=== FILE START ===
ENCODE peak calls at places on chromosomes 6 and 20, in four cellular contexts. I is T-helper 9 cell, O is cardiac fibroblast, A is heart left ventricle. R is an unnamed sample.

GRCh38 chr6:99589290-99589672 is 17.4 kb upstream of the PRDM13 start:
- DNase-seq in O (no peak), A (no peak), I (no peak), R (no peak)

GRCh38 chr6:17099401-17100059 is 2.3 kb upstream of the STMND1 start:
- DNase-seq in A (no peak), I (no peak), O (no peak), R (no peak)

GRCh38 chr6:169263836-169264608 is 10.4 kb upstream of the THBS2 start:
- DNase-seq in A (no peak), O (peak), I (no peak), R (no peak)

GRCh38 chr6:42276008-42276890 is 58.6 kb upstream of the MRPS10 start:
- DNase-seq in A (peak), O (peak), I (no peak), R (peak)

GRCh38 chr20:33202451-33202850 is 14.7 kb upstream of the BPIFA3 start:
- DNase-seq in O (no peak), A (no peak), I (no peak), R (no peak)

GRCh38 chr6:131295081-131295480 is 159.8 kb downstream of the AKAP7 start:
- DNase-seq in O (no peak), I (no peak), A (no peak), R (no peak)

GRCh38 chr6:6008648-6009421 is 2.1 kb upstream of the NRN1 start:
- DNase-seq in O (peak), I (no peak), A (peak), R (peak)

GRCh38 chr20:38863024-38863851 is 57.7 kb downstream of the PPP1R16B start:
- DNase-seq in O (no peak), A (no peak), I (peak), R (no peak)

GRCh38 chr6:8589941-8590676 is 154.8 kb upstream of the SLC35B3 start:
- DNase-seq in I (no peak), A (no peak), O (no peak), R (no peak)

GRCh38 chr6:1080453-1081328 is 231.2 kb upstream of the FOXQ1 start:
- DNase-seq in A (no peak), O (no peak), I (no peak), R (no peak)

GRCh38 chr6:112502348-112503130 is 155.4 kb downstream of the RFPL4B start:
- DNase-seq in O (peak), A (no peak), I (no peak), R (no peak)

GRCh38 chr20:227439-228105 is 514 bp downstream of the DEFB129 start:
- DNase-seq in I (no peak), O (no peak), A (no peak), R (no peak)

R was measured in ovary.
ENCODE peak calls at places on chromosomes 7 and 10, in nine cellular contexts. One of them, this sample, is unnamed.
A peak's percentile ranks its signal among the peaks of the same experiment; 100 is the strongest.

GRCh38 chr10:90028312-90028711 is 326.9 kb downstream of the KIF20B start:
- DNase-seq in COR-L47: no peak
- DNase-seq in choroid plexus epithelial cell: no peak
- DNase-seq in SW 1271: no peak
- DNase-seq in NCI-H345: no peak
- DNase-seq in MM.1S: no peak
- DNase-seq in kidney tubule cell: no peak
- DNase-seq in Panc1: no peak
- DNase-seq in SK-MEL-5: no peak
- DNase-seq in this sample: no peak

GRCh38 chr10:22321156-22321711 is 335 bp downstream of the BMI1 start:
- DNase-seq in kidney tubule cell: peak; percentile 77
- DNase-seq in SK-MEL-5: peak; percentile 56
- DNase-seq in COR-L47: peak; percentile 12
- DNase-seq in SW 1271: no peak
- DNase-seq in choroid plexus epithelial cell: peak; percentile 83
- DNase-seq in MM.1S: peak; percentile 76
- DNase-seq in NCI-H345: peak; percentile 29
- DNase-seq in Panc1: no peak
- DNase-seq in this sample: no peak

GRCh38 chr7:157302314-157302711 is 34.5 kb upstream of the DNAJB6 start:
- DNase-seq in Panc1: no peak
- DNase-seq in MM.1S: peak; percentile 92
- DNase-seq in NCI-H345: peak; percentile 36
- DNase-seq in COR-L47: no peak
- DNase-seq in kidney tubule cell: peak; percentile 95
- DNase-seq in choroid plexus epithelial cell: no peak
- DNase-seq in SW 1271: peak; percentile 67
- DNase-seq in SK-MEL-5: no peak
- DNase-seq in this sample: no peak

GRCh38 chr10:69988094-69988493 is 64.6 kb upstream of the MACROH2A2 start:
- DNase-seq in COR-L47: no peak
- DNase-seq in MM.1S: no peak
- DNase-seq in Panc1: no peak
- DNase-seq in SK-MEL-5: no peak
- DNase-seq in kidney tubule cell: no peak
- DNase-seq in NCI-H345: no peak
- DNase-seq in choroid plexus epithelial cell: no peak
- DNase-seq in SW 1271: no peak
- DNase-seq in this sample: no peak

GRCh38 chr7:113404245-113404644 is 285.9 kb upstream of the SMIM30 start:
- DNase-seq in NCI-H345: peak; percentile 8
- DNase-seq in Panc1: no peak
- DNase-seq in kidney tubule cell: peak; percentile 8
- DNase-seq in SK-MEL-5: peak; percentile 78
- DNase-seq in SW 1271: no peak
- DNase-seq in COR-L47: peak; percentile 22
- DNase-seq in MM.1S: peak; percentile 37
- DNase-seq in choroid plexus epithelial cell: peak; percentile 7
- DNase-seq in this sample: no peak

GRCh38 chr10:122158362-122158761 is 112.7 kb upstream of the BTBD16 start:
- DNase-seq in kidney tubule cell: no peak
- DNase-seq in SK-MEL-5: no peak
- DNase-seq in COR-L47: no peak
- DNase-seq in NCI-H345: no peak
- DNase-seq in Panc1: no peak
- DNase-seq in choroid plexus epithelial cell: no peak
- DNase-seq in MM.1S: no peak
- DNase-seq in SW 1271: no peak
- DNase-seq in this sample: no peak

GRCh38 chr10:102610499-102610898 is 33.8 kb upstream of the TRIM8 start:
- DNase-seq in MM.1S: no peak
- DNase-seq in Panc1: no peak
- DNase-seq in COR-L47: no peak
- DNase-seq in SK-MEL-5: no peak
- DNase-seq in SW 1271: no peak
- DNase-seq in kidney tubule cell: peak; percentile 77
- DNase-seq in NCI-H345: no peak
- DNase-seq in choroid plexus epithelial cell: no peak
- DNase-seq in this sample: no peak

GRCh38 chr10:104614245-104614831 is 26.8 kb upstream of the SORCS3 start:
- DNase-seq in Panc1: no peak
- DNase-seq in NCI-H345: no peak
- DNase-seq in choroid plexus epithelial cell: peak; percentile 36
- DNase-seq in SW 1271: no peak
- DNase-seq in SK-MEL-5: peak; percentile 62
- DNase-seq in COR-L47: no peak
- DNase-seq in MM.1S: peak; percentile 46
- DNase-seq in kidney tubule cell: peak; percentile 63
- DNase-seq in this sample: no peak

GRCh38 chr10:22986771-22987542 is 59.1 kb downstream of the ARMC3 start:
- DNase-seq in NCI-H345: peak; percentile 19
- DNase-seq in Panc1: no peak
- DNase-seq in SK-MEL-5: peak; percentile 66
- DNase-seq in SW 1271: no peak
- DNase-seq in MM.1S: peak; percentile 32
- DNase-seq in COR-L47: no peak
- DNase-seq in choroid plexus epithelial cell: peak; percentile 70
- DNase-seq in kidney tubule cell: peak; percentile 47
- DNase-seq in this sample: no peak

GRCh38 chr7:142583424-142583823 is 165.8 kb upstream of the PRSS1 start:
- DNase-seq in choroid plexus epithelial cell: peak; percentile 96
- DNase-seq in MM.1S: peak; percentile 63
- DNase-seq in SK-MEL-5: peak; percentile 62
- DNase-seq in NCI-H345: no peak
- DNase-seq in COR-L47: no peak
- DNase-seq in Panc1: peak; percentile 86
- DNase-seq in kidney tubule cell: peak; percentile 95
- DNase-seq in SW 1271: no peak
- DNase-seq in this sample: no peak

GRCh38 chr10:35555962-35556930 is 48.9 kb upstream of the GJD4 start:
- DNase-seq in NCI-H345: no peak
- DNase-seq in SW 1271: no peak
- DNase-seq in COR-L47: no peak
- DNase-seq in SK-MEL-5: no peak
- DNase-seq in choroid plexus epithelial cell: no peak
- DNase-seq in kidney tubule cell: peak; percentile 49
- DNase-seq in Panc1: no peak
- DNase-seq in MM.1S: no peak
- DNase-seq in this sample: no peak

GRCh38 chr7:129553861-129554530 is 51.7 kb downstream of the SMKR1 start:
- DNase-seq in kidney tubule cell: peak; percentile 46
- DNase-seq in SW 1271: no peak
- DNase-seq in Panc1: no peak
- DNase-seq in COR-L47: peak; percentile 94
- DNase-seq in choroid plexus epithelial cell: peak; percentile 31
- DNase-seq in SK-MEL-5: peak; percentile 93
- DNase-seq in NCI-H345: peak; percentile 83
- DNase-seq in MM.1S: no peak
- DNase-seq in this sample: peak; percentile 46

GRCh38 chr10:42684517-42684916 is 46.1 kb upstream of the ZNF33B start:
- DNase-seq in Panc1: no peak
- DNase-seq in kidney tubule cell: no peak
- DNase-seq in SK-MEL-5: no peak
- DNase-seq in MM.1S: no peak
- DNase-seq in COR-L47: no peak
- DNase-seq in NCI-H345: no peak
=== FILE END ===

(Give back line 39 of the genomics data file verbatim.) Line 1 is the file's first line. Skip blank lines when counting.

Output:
GRCh38 chr10:22321156-22321711 is 335 bp downstream of the BMI1 start: